Expat Insurance or Comprehensive Insurance: What’s Right for You?
Women on bikes in Berlin

Expat Insurance or Comprehensive Insurance: What’s Right for You?

Anyone residing in Germany is legally required to have health insurance. But getting insured can be intimidating if you don’t know the system—and the specifics of your situation can make things even more confusing.

Broadly speaking, expats in Germany have two choices: comprehensive insurance through a state or private insurer or an expat insurance plan. So what’s the difference between these options? And which makes the most sense for your situation?

Comprehensive insurance

Comprehensive insurance is provided through both public insurance funds, or Krankenkassen, and private companies. There are some key differences between comprehensive public and private plans, but they generally cover all health problems, including medications, pre-existing conditions, and preventive care.

If you’re arriving in Germany with a full-time employment contract, then you’ll be required to enroll in a comprehensive plan. These can be quite pricey, but your employer will cover a significant percentage of your insurance costs, particularly if you enroll in a public Krankenkasse.

If you’re not employed full-time, then you’ll have to cover the full cost of your insurance plan. But you should still consider getting comprehensive coverage if:

  • You’re from the EU and/or have had health coverage within an EU country in the last five years;
  • You’re planning to stay in Germany long-term;
  • You want to take advantage of preventive care options; 
  • You have a pre-existing condition that requires regular care; and/or
  • You have dependents.

Expat insurance

If you’re arriving in Germany without full-time employment and are relatively healthy, then you may also consider getting an expat insurance plan. This option is specifically designed to provide stop-gap coverage for new arrivals, and generally should not be considered a long-term option.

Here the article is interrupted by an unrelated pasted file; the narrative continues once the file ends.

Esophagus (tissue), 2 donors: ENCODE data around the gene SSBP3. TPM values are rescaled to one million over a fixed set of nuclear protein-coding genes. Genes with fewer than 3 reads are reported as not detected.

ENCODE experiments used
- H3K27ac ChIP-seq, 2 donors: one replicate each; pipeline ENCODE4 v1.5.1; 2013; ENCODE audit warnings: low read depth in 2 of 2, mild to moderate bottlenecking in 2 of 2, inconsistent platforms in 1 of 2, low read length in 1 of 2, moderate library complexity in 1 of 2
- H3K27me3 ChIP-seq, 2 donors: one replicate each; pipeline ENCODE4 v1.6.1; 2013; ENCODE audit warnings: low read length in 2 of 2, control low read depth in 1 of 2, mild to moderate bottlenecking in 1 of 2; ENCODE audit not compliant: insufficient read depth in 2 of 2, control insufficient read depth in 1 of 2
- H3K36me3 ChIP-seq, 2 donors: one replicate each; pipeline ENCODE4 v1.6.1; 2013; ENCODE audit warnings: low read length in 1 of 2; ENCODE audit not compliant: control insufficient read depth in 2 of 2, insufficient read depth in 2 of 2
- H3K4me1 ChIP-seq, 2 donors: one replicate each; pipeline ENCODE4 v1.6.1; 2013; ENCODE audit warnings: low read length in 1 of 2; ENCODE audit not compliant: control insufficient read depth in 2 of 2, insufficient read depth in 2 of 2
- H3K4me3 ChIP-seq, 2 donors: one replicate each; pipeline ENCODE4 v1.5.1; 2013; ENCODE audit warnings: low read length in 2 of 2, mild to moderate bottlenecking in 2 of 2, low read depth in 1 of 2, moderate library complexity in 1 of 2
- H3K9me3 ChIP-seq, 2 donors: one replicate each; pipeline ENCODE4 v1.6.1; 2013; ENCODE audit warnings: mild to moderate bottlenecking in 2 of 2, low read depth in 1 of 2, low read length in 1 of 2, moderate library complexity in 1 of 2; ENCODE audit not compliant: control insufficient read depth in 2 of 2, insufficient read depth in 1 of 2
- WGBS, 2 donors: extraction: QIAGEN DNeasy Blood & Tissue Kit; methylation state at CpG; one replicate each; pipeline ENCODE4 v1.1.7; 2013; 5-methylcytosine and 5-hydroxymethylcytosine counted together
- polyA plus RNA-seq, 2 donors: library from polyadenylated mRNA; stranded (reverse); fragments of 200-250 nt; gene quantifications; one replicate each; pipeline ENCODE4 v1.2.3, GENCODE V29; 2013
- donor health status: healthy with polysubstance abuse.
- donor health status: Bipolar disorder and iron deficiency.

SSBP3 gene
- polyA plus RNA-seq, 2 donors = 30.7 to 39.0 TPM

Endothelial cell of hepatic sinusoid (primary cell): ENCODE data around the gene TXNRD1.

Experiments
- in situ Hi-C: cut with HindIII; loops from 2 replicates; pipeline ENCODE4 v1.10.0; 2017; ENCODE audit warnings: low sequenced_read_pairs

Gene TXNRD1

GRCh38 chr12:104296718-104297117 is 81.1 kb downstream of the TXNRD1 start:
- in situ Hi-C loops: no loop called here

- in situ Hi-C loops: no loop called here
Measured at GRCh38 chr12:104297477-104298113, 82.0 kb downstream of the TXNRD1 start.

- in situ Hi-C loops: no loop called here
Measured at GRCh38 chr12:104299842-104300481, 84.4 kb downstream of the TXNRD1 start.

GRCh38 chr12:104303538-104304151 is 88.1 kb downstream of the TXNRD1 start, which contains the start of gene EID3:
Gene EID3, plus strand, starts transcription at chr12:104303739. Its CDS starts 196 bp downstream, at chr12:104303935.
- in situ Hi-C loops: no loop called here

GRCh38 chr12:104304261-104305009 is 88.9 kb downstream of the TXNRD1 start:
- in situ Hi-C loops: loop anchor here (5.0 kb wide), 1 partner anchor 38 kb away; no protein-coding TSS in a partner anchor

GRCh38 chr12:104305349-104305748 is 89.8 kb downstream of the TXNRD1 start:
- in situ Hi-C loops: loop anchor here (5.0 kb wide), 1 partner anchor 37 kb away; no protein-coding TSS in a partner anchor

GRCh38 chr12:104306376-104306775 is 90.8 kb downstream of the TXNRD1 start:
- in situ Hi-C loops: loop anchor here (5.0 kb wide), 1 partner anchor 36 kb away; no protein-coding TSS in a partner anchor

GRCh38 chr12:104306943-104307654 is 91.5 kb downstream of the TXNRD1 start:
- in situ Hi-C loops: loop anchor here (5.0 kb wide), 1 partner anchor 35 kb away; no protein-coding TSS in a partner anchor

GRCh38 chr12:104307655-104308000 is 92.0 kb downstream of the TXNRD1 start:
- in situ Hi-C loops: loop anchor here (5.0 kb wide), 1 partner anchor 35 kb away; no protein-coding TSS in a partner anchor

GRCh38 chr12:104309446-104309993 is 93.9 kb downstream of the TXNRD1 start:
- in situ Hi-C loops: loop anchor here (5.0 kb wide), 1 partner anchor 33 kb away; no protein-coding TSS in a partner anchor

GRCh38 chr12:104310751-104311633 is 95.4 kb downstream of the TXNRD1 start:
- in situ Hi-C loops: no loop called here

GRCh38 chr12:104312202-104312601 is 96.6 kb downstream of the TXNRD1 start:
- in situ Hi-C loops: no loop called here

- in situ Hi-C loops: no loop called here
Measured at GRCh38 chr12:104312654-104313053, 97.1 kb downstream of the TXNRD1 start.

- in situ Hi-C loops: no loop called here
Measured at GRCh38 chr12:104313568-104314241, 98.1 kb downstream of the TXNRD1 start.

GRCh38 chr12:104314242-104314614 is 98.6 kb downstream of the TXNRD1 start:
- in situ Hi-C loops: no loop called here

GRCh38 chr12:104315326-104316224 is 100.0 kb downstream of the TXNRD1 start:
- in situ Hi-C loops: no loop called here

Expat insurance generally comes at a much lower cost than comprehensive plans, but also provides a much lower level of coverage. While most expat plans will have you covered in emergencies, you’ll have to pay out of pocket for medications, preventive care, and routine doctors’ visits.

It’s worth noting that if you’re a freelancer from outside the European Union, then you’ll probably need to use one of these plans to get your residency permit.

Still, an expat insurance plan may be right for you if:

  • You’re from outside the EU;
  • You want to save money;
  • You’re not planning on staying in Germany long-term; 
  • You are relatively healthy and don’t have costly pre-existing conditions;
  • You don’t have children or other dependents.

Looking for an affordable expat insurance plan to kick off your stay in Germany? Get insured in under two minutes with one of our plans, starting as low as €72 a month. 

Join the discussion

  • I am living in UK and I have EHIC ( European Health insurance card) so How could I get certificate from you that I don’t need health insurance being a student in Germany?

  • Hi I am a UK passport holder. I have lived the last 10 years in Switzerland and I have moved to Berlin and just closed my Swiss health insurance.

    I will not have an official job now but will be classed as self employed starting next Jan/Feb. Is the expat health insurance ok for me for now?

    Many thanks,
    Adam Burnard